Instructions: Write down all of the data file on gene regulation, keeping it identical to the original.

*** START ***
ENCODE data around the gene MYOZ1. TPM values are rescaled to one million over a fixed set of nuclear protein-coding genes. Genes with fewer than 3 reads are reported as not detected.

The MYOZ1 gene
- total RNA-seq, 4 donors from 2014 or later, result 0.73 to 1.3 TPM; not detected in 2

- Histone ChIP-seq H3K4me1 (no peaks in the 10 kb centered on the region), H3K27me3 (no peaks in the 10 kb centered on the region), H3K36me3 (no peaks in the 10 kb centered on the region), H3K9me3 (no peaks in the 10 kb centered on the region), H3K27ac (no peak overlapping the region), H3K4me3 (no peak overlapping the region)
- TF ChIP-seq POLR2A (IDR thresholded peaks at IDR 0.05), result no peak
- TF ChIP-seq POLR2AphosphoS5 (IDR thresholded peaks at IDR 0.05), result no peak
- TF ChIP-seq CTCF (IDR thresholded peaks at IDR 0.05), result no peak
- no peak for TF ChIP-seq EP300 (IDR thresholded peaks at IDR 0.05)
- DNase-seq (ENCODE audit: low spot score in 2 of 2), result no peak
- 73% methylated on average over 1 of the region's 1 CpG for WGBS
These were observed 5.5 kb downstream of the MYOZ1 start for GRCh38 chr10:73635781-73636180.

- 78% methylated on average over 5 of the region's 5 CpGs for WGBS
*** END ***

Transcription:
ENCODE data around the gene MYOZ1. TPM values are rescaled to one million over a fixed set of nuclear protein-coding genes. Genes with fewer than 3 reads are reported as not detected.

The MYOZ1 gene
- total RNA-seq, 4 donors from 2014 or later, result 0.73 to 1.3 TPM; not detected in 2

- Histone ChIP-seq H3K4me1 (no peaks in the 10 kb centered on the region), H3K27me3 (no peaks in the 10 kb centered on the region), H3K36me3 (no peaks in the 10 kb centered on the region), H3K9me3 (no peaks in the 10 kb centered on the region), H3K27ac (no peak overlapping the region), H3K4me3 (no peak overlapping the region)
- TF ChIP-seq POLR2A (IDR thresholded peaks at IDR 0.05), result no peak
- TF ChIP-seq POLR2AphosphoS5 (IDR thresholded peaks at IDR 0.05), result no peak
- TF ChIP-seq CTCF (IDR thresholded peaks at IDR 0.05), result no peak
- no peak for TF ChIP-seq EP300 (IDR thresholded peaks at IDR 0.05)
- DNase-seq (ENCODE audit: low spot score in 2 of 2), result no peak
- 73% methylated on average over 1 of the region's 1 CpG for WGBS
These were observed 5.5 kb downstream of the MYOZ1 start for GRCh38 chr10:73635781-73636180.

- 78% methylated on average over 5 of the region's 5 CpGs for WGBS